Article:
Vol. IX No. 11 - Tuesday
March 16 - March 22, 2010



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by Saichon Paewsoongnern


OUR COMMUNITY
HEADLINES [click on headline to view story]:

Masters of the Piano – Sun-Ah Kim plays Mozart, Liszt and Beethoven

Retiring in Chiang Mai

A Musical Treat from Ajaan Santi and Students

The National Elephant Hospital in Lampang suffers budget shortfall

Frederic Chopin born March 1st 1810

Sleeping Beauty in aid of the Thai Red Cross

Email scams

Masters of the Piano – Sun-Ah Kim plays Mozart, Liszt and Beethoven

By Jai-Pee
The Republic of Korean pianist Sun-Ah Kim and former student of Chiang Mai Music Festival Co-Founder, Professor Tong-Il Han, delighted a packed salon at the home of Anne and Kazuyoshi Murase, the two other co-founders of the Chiang Mai Music Festival on Friday February 26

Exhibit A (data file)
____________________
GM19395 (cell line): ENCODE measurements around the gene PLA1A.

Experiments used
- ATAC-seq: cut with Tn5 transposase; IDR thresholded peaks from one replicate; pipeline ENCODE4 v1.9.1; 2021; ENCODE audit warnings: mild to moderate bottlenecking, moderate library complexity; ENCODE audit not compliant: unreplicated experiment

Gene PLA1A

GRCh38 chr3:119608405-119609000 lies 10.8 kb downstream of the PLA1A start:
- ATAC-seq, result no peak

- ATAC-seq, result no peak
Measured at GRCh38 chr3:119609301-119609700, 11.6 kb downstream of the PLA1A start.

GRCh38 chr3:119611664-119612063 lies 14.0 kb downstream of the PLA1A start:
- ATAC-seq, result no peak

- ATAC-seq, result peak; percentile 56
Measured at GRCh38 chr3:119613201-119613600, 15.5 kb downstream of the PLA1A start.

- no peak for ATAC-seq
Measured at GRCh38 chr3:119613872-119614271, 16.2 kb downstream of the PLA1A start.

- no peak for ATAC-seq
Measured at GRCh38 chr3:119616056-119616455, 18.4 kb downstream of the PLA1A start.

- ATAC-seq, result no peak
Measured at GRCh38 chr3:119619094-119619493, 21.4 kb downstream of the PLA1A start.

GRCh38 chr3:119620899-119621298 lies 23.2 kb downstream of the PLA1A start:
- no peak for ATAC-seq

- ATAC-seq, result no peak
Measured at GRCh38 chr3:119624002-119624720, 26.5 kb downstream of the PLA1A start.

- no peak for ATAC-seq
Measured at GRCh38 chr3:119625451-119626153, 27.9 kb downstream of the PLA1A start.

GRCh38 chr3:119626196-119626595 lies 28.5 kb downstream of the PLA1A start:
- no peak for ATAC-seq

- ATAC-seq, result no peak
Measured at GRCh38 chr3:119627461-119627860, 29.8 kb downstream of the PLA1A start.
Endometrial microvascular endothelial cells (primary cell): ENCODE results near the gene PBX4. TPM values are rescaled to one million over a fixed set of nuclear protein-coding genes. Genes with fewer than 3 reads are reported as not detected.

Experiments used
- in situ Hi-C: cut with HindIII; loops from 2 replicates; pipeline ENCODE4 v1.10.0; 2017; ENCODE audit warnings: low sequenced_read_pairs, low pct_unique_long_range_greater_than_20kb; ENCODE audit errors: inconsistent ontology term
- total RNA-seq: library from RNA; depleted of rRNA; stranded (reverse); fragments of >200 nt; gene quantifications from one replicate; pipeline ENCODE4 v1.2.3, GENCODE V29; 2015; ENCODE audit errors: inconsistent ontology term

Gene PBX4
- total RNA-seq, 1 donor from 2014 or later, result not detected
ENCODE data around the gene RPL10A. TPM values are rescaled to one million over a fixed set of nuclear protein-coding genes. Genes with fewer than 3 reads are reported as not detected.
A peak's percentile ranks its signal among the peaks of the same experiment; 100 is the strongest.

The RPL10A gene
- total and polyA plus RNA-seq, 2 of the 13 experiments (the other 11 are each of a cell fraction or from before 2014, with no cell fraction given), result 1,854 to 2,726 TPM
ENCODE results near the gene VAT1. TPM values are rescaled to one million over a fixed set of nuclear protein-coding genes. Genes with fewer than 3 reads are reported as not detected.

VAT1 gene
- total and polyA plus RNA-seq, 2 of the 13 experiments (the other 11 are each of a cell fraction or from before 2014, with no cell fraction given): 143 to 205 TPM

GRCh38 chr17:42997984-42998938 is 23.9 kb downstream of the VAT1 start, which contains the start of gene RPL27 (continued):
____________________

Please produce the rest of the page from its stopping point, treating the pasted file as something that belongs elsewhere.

th. What a radiant and sparkling performance she gave. Opening with the often sad and nostalgic Rondo in A minor K 511 by Mozart written in March 1787, the audience was treated to a profoundly deep understanding of this wonderful piece of music. Sun-Ah brought out the despair and despondency that Mozart admitted feeling at that time in his life, but she also managed to inject several rays of sunshine and hope into the lighter passages between the Rondo’s gloomier A minor opening theme. Better was yet to come. Sun-Ah enthralled the crowd with wonderfully sensitive interpretations of Liszt’s transcriptions of songs by Schumann (Widmung) and Schubert (Fruhlingsglaube). Here Sun-Ah extracted a glowing sensation from the melodies of these pieces, while demonstrating her agility and total command of the keyboard in the accompanying arpeggios and dotted rhythms on the left hand.

Korean pianist Sun-Ah Kim offered an ardent and impeccable performance of Mozart, Schubert-Liszt, Schumann-Liszt, and Beethoven before returning to Seoul for another year as university teacher and performing artist.